The health of soil directly affects the health of humans. This is why Milpa farmers in Mexico take such good care of the land, because they know what they put into the soil will affect their families, the jungle next to their farms and the water supply. Soil teaches us that we are all connected.
Canyon: You mentioned how, at one point, you hit a period of overwhelm, or burnout, that ultimately spurred a new direction for you. How did that difficult moment catalyze into one that brought clarity for you?
April: Last year, I felt too busy - running my small business, flirting with the idea of having a restaurant again, cooking for my private clients and consulting on several projects. I decided it was time for a switch up. Where was my joy? This is a practice I’m still learning to apply to my life - it can feel really good and sometimes addicting to be “busy” - but busy doesn’t necessarily mean productive. That has been a huge realization. Right now for me, it is all about having time. Having more time to do what I love in this life, as well as to run my business.
With any business, especially a new business, there is always the pressure to grow - coming from either within yourself or the outside world. We are told growing bigger and faster is the only way for success… and for some, that might be true. For me, it is about doing it in a way where I could still enjoy my life. I want to cook dinners with friends, go surf, paint, walk the park in Mexico City, read a book in the afternoon, go swim in the ocean and watch sunsets. Success to me is the sweet spot of knowing there is work to do, so much life to enjoy and enough time to do both. I’ve had a few big moments of clarity in my life and I am on the verge of a new one. Each one informs the next “aha moment.”
Canyon: Do you have any advice for people experiencing overwhelm or burnout, based on your experience?
April: For me, it is not about how much I can load on myself anymore. This doesn’t make me stronger or smarter, it is about what I can say no to, so I can give the next YES my best!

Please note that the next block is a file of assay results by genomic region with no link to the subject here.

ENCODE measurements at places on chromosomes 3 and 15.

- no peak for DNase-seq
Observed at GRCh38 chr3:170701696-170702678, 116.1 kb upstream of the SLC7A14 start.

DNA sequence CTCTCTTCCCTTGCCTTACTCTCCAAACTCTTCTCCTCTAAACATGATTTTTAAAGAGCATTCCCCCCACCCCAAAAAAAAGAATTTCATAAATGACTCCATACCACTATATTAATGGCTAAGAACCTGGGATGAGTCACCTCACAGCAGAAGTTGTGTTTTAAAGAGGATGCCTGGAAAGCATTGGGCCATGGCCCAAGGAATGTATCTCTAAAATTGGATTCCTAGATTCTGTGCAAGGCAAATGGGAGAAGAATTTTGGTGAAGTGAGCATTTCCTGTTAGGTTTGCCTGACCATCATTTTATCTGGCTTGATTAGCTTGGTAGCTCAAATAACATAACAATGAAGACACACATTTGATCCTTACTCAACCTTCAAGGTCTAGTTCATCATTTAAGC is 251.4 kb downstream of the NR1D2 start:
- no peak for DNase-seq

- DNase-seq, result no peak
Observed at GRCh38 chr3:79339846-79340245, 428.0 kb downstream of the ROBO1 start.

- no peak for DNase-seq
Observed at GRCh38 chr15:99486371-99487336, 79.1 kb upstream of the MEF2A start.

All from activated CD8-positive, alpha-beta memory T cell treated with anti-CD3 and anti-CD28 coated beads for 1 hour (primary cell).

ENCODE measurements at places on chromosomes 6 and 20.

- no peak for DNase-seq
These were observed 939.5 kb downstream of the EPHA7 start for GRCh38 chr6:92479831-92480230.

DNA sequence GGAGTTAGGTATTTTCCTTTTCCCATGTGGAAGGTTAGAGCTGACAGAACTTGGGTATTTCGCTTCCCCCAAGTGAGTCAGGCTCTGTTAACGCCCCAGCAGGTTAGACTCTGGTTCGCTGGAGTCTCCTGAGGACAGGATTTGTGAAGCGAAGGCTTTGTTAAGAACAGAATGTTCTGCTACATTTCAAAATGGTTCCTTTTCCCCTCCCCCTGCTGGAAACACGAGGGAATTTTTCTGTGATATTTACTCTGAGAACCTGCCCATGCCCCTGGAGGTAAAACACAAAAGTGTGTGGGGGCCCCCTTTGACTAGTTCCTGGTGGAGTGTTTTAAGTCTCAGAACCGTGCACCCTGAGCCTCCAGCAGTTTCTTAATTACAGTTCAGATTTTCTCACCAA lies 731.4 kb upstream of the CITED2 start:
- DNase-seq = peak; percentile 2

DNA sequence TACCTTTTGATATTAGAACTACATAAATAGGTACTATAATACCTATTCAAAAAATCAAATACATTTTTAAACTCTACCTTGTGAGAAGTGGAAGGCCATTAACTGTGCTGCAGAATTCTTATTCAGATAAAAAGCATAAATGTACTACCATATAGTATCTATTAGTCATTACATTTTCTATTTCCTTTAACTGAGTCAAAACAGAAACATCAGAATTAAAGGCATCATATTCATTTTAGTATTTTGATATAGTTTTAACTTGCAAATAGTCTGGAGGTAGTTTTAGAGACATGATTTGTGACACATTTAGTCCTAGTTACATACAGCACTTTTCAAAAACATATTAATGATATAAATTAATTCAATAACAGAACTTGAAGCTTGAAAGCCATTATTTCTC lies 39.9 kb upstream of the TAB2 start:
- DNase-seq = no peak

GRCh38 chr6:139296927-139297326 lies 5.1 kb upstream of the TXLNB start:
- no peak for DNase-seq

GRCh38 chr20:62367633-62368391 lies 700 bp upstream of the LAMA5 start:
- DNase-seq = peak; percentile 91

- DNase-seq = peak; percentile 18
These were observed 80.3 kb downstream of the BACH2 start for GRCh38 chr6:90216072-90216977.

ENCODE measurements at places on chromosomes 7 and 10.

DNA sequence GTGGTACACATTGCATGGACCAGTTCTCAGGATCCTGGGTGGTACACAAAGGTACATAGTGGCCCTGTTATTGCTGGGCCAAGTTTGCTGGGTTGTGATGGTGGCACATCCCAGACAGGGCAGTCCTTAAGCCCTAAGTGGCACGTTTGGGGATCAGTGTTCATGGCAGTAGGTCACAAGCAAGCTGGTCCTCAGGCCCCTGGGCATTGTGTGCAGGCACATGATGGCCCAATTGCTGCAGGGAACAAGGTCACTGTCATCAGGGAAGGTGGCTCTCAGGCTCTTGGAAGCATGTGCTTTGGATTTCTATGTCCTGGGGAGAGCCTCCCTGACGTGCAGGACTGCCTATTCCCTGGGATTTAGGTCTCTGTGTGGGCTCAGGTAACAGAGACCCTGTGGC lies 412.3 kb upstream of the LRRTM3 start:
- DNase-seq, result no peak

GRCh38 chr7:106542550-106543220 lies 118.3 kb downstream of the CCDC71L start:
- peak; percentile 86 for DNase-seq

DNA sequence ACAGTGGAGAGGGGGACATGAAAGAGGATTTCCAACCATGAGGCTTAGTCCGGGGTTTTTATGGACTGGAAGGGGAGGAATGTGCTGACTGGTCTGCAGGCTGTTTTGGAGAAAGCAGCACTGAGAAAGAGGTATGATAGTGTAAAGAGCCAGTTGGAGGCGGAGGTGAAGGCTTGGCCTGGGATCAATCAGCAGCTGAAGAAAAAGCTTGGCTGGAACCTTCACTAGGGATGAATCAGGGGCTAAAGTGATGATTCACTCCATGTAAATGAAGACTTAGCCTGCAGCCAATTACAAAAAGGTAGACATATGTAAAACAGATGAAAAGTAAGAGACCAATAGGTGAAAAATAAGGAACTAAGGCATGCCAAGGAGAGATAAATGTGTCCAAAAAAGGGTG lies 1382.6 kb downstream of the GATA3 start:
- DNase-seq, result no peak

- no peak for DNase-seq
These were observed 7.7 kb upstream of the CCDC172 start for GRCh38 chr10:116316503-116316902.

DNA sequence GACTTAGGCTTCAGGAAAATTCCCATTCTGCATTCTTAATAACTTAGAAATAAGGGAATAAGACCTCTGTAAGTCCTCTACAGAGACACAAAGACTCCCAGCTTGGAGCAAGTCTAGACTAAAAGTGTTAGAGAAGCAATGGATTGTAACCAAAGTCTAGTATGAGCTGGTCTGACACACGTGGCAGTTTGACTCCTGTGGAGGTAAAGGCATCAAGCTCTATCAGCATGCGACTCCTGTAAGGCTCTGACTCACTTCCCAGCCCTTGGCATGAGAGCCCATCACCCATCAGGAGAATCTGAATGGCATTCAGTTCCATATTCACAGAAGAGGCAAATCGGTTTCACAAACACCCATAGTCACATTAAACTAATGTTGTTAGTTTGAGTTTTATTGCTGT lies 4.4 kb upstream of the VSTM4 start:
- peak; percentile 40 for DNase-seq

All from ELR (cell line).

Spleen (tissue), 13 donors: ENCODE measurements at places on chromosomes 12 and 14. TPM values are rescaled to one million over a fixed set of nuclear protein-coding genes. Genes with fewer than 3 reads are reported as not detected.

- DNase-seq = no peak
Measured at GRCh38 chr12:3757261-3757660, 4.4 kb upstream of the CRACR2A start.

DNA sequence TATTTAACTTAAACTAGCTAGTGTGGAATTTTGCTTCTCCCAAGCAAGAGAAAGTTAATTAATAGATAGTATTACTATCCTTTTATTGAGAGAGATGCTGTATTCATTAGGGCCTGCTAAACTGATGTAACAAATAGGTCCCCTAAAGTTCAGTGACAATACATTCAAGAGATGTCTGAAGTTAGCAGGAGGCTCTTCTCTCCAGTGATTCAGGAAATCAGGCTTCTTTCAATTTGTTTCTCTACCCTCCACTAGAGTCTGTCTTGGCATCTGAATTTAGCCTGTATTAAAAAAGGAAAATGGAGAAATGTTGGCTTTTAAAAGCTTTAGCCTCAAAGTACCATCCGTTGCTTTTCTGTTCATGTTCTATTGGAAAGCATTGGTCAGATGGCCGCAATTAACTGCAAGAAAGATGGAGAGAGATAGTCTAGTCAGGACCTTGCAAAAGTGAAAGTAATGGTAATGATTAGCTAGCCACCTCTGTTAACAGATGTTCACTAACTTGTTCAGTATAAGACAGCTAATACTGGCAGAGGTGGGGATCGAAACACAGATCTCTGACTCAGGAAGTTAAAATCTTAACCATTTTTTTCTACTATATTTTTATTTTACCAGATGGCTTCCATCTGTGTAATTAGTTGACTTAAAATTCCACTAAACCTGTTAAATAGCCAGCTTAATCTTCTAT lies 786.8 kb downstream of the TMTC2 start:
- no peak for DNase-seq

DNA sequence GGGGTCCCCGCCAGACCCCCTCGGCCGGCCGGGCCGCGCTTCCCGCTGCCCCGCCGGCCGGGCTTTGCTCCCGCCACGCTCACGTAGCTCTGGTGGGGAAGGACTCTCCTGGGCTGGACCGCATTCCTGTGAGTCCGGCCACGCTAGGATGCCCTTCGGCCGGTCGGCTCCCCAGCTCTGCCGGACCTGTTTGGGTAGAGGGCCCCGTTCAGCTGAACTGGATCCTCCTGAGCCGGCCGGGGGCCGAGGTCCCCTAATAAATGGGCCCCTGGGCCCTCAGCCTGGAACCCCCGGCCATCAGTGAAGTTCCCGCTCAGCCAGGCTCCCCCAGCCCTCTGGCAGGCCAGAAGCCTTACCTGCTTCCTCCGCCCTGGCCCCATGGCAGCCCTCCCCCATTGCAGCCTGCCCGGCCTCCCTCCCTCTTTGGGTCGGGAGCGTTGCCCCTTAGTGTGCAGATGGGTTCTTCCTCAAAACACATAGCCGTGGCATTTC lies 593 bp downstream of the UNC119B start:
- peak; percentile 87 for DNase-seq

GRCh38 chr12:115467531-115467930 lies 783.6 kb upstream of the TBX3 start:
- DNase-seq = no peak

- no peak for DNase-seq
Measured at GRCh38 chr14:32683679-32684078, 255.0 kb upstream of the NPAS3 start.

I have learned that life is a constant practice of finding your own sweet spot. Nothing is worth sacrificing our health and happiness. Turn down the noise and advice dial of everyone around you. Too much advice and seeking answers externally, can bring a lot more confusion. Experience is our greatest teacher. Sometimes we slip… say yes to too much or put ourselves last. It is all about a good pause, forgiving ourselves and looking forward. You’ve got this! Our body knows what we need.
Canyon: Finally, we talked about finding new life in things we might have taken for granted or overlooked earlier in life. What have some of these things been for you, and can this teach us anything about the process of discovering and paying homage to traditions?
April: Yes, seeds and soil… I studied bio-chemistry in college and planned to be a botanist. ( still plan to!) I felt aware of the power of plants, understood the life cycle of a seed and knew that it was crucial to have “good” soil for a seed to grow. For a short period, I studied how plants and trees communicate with each other and was convinced I understood nature, but it wasn’t until much later that I realized our powerful relationship and responsibility to soil. The health of seeds and soil directly affects to the health of humans. I had missed what it meant to be connected to the food we eat. This awareness changed everything for me. I was spending a month studying permaculture on a farm in Costa Rica when the realization kicked in: in my years of studying, I had overlooked the power of seeds and soil.
Supporting and working alongside farmers dedicated to traditional farming practices, seed conservation and growing ancestral food in a way that keeps the land healthy, is one of my processes of paying homage to tradition. When my plants in the garden flower, offering their seeds back, saving those seeds to plant again next year brings me back into connection with the entire tradition of growing food and caring for my little patch of land. Caring for the land inherently means caring for humans.